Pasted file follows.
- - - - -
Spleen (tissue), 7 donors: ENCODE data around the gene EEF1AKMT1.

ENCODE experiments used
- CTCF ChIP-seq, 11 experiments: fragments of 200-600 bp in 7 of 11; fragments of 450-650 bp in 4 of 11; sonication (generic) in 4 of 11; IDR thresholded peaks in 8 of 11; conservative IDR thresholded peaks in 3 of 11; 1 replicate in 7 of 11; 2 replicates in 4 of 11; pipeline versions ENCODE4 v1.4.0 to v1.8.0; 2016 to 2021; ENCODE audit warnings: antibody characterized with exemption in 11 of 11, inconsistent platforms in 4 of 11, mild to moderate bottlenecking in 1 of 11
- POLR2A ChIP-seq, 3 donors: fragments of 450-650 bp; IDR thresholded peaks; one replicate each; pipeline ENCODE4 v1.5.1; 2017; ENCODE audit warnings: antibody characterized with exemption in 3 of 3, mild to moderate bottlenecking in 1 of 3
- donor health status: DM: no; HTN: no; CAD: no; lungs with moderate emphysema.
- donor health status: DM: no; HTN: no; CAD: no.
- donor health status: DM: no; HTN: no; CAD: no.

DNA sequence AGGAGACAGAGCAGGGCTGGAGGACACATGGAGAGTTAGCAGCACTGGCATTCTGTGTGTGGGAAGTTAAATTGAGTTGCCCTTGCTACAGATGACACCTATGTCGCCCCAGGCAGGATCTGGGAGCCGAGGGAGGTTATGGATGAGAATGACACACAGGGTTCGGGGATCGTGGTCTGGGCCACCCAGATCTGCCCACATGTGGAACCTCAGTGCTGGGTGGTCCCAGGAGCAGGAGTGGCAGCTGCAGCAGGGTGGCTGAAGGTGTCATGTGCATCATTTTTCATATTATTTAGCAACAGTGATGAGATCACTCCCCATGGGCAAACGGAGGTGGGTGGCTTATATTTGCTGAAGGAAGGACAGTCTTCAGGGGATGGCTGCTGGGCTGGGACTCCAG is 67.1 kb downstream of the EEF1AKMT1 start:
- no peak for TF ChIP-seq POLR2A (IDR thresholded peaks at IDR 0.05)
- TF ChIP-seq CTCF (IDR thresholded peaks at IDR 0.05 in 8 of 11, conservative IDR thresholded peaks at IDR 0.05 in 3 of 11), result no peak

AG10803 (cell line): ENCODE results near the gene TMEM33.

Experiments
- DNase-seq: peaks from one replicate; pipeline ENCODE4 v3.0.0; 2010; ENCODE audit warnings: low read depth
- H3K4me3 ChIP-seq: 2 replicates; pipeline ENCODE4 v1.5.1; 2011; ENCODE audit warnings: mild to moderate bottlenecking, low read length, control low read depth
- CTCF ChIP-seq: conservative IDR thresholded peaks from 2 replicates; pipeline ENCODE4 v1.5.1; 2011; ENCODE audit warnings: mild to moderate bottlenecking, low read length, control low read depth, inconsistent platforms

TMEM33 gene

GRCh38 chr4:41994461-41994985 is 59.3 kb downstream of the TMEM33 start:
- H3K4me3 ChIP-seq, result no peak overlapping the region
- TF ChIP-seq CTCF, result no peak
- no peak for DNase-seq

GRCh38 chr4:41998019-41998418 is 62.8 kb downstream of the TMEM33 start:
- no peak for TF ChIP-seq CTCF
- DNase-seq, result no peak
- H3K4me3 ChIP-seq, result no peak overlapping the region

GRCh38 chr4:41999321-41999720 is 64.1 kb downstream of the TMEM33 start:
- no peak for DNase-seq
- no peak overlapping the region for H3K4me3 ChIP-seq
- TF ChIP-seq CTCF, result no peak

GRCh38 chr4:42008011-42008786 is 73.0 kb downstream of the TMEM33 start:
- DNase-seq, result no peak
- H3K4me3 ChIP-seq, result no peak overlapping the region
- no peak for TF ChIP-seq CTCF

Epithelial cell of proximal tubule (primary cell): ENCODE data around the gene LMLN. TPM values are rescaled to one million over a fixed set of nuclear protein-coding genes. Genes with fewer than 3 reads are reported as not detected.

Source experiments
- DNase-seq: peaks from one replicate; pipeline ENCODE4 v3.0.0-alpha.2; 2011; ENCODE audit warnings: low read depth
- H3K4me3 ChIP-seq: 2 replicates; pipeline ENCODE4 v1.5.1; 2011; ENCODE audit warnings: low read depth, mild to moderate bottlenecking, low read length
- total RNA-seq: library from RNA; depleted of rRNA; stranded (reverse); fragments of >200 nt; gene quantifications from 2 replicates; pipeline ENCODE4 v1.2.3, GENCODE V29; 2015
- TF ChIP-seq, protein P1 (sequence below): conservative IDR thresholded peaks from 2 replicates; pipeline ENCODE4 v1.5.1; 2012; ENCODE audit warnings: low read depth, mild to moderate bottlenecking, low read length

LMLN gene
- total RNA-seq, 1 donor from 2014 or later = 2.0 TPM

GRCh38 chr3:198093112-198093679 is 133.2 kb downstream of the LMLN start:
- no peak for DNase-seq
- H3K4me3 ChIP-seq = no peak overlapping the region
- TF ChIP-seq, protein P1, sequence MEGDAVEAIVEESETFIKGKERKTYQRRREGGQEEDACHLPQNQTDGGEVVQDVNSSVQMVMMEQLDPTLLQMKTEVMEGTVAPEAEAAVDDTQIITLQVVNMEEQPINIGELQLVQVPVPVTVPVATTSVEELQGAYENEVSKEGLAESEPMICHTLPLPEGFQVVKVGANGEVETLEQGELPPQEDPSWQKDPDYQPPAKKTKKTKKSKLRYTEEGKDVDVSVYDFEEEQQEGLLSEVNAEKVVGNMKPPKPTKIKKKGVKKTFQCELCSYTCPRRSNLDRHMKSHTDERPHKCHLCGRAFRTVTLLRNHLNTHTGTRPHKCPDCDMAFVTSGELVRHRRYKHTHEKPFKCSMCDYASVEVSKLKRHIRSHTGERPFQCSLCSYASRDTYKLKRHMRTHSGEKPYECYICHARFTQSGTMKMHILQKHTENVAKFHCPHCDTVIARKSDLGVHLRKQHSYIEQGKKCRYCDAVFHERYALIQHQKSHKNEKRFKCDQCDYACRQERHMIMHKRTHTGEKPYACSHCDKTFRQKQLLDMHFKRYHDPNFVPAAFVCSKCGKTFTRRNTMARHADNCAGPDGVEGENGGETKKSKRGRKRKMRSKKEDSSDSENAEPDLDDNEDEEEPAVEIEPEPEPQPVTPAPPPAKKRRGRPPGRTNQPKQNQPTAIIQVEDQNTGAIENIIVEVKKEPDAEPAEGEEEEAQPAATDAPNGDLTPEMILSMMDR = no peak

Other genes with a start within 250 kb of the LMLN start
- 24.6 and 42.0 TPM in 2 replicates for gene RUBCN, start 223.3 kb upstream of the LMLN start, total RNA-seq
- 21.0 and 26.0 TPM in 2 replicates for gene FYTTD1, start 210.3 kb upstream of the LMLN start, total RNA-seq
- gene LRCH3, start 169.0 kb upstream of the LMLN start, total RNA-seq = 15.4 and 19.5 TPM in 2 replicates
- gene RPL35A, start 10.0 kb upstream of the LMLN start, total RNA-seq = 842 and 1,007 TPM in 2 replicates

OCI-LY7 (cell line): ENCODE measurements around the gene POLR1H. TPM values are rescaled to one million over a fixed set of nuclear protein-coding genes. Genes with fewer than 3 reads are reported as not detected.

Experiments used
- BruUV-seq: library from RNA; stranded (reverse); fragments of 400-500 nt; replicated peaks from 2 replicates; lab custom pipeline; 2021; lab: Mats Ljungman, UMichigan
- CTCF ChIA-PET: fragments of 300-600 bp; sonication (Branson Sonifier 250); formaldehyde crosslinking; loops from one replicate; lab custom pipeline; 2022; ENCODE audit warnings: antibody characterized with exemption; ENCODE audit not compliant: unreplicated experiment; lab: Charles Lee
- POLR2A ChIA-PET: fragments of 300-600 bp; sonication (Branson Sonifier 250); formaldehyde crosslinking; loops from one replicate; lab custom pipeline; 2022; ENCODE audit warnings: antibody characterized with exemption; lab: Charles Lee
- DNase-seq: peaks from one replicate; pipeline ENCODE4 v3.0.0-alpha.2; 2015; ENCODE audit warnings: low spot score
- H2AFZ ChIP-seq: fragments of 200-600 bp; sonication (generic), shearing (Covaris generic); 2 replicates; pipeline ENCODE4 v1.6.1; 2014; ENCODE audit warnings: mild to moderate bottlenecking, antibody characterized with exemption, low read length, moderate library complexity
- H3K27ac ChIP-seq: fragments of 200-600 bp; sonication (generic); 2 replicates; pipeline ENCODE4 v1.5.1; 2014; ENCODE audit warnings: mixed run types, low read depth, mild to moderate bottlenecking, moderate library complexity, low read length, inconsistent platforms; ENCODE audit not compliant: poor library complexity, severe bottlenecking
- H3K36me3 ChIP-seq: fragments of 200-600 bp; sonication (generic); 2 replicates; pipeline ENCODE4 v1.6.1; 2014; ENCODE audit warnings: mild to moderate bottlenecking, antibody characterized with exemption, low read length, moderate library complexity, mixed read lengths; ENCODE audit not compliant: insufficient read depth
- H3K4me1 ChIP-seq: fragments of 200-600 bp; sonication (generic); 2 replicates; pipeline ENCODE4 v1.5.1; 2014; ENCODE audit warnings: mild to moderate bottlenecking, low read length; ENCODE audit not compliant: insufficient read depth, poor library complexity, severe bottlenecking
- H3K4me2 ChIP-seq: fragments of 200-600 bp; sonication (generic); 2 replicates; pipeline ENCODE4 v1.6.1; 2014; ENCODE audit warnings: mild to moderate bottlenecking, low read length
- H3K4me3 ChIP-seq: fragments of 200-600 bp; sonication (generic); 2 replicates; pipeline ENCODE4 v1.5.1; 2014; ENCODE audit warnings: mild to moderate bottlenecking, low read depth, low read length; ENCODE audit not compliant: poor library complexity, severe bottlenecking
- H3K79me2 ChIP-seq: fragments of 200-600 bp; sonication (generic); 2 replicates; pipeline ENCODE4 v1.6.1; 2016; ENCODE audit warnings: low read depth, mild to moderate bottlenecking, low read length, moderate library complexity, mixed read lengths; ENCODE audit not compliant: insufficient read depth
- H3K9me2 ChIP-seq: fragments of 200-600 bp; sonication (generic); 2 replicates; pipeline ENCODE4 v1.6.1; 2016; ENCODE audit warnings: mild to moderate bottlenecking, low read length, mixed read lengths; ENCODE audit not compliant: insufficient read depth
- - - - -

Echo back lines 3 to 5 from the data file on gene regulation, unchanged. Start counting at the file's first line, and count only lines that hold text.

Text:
- CTCF ChIP-seq, 11 experiments: fragments of 200-600 bp in 7 of 11; fragments of 450-650 bp in 4 of 11; sonication (generic) in 4 of 11; IDR thresholded peaks in 8 of 11; conservative IDR thresholded peaks in 3 of 11; 1 replicate in 7 of 11; 2 replicates in 4 of 11; pipeline versions ENCODE4 v1.4.0 to v1.8.0; 2016 to 2021; ENCODE audit warnings: antibody characterized with exemption in 11 of 11, inconsistent platforms in 4 of 11, mild to moderate bottlenecking in 1 of 11
- POLR2A ChIP-seq, 3 donors: fragments of 450-650 bp; IDR thresholded peaks; one replicate each; pipeline ENCODE4 v1.5.1; 2017; ENCODE audit warnings: antibody characterized with exemption in 3 of 3, mild to moderate bottlenecking in 1 of 3
- donor health status: DM: no; HTN: no; CAD: no; lungs with moderate emphysema.